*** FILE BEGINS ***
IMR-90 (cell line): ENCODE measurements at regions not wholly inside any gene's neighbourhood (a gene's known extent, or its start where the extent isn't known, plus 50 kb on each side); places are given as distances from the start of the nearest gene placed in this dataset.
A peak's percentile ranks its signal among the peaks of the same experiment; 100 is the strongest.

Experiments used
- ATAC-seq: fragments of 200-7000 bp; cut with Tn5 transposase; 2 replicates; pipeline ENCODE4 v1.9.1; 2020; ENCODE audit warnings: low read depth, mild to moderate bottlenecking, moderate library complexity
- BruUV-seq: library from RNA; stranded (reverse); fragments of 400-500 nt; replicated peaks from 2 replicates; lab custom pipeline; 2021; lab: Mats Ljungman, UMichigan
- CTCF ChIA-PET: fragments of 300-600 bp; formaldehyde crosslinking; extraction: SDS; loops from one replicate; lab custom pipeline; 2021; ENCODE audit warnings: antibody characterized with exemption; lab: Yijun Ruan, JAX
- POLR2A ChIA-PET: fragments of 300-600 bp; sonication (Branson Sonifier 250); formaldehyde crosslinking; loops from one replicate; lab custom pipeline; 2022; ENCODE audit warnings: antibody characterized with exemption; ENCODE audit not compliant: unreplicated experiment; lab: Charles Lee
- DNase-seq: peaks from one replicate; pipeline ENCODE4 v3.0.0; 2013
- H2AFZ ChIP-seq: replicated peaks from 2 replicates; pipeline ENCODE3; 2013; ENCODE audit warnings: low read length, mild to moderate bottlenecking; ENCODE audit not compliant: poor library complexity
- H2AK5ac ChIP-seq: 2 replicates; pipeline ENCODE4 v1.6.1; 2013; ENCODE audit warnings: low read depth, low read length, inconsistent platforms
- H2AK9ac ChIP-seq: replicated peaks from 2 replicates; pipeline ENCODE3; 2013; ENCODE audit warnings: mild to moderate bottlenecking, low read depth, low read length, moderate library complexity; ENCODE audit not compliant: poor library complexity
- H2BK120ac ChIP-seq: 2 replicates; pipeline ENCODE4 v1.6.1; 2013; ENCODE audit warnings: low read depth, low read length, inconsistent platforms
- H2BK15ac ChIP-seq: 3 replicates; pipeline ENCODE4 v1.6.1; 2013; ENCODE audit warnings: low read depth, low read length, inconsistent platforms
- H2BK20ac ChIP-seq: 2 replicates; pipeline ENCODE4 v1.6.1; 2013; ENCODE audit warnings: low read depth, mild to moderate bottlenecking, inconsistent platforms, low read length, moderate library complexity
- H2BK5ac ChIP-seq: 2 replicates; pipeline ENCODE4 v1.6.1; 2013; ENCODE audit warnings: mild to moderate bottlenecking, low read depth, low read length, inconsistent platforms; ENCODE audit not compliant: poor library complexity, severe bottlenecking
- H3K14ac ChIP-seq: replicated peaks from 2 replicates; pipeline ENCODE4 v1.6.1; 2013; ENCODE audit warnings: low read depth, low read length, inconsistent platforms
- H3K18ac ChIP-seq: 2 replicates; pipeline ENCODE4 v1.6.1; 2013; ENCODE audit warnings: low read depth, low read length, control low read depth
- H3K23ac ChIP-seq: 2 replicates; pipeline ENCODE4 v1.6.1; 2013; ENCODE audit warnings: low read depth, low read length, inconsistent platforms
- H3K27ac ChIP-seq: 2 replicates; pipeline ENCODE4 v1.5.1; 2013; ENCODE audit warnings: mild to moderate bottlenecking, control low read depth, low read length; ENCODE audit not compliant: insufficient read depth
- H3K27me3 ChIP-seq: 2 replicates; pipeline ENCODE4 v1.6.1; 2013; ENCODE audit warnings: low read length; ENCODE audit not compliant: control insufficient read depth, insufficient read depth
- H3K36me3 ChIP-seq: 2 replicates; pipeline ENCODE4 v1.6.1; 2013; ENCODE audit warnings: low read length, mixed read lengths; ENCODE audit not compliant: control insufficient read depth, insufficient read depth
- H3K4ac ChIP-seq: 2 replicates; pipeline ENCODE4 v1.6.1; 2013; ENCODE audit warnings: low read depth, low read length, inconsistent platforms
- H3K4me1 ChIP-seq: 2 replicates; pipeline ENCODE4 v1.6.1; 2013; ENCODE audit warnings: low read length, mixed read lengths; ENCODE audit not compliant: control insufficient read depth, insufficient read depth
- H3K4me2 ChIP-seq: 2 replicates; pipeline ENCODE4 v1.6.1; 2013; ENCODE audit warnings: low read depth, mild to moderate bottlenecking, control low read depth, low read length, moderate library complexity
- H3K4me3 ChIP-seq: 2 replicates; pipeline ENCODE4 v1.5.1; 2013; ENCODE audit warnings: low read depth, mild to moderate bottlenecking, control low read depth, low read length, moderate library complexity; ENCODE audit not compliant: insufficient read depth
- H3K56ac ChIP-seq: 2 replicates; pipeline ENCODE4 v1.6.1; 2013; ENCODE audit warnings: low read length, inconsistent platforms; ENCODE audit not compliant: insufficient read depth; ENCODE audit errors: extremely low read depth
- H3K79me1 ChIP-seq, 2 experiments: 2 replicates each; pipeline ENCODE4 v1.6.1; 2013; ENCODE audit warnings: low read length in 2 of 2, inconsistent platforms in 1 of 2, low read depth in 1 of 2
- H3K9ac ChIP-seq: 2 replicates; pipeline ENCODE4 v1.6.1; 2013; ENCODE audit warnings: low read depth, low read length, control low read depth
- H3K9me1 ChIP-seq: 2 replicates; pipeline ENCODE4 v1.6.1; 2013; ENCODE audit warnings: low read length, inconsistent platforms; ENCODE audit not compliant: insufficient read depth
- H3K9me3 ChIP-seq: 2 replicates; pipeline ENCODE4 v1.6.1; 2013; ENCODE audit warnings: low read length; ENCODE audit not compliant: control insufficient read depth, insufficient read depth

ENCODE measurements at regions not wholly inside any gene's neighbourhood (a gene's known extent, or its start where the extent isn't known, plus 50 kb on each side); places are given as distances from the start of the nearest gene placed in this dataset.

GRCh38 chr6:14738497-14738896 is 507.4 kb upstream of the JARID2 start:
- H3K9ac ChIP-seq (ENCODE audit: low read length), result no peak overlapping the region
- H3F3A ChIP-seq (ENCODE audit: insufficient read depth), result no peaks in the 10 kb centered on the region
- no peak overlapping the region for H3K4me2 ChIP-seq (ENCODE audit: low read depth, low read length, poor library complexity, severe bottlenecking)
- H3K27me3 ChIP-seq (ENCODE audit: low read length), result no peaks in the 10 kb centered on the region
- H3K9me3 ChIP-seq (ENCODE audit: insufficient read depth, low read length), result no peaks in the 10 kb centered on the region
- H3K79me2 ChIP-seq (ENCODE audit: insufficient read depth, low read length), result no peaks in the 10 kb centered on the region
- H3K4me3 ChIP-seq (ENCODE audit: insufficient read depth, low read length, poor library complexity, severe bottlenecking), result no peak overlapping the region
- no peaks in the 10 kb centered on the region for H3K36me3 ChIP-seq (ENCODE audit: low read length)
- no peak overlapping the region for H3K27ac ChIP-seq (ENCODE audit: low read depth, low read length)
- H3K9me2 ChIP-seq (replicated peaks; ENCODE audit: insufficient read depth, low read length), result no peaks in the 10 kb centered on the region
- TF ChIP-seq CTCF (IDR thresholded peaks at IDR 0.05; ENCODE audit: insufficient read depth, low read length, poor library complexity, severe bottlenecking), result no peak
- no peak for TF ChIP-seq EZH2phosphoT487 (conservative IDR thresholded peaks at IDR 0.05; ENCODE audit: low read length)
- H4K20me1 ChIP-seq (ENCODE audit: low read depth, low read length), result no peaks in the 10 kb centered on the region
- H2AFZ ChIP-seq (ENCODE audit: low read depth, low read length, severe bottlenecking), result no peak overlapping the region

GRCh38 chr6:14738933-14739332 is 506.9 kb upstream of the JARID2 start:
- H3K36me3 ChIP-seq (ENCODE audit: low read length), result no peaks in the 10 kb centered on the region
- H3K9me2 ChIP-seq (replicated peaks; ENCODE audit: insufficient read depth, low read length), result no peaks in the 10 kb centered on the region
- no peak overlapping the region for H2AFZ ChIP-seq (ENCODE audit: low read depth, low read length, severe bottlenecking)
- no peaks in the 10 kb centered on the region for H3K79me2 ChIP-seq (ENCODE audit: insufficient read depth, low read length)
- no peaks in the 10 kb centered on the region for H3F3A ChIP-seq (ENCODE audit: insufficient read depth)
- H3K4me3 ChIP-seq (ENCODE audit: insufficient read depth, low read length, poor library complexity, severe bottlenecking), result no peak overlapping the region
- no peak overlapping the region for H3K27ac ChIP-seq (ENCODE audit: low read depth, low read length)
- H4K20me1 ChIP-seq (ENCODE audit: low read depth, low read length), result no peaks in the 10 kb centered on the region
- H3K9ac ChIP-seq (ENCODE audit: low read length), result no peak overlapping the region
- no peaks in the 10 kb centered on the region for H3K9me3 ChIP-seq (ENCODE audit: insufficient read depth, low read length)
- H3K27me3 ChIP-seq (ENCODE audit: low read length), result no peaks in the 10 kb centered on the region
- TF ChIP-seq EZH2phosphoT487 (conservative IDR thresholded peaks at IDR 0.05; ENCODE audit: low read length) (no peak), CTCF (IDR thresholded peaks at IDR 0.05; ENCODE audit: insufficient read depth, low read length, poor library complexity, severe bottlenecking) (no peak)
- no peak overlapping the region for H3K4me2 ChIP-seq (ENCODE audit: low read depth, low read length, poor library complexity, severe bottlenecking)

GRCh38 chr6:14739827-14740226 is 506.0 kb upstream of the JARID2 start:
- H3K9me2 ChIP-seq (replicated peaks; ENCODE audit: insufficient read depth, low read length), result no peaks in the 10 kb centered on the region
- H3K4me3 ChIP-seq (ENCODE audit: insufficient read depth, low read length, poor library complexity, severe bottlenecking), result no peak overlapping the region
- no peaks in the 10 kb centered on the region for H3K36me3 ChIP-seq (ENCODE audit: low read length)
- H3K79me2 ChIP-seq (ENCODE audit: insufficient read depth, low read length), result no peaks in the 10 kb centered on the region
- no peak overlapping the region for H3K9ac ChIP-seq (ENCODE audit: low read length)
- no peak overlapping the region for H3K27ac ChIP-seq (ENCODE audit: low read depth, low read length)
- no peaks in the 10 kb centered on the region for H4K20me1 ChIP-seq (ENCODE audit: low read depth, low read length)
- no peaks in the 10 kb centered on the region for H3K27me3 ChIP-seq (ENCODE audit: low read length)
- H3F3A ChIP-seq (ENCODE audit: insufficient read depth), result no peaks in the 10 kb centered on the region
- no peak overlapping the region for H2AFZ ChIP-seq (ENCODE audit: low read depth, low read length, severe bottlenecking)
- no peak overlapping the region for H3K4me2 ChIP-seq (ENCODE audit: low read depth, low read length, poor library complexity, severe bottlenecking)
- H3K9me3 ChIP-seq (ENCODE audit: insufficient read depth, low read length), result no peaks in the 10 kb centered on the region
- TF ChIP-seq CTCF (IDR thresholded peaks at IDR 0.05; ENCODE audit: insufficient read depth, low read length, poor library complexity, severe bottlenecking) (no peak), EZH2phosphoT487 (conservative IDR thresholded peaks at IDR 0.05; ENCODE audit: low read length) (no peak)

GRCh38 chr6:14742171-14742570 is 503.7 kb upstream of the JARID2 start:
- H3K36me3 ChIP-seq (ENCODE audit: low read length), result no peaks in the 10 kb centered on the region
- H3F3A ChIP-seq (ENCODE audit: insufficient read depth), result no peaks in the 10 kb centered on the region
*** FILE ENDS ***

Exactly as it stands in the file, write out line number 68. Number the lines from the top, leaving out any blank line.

- no peaks in the 10 kb centered on the region for H4K20me1 ChIP-seq (ENCODE audit: low read depth, low read length)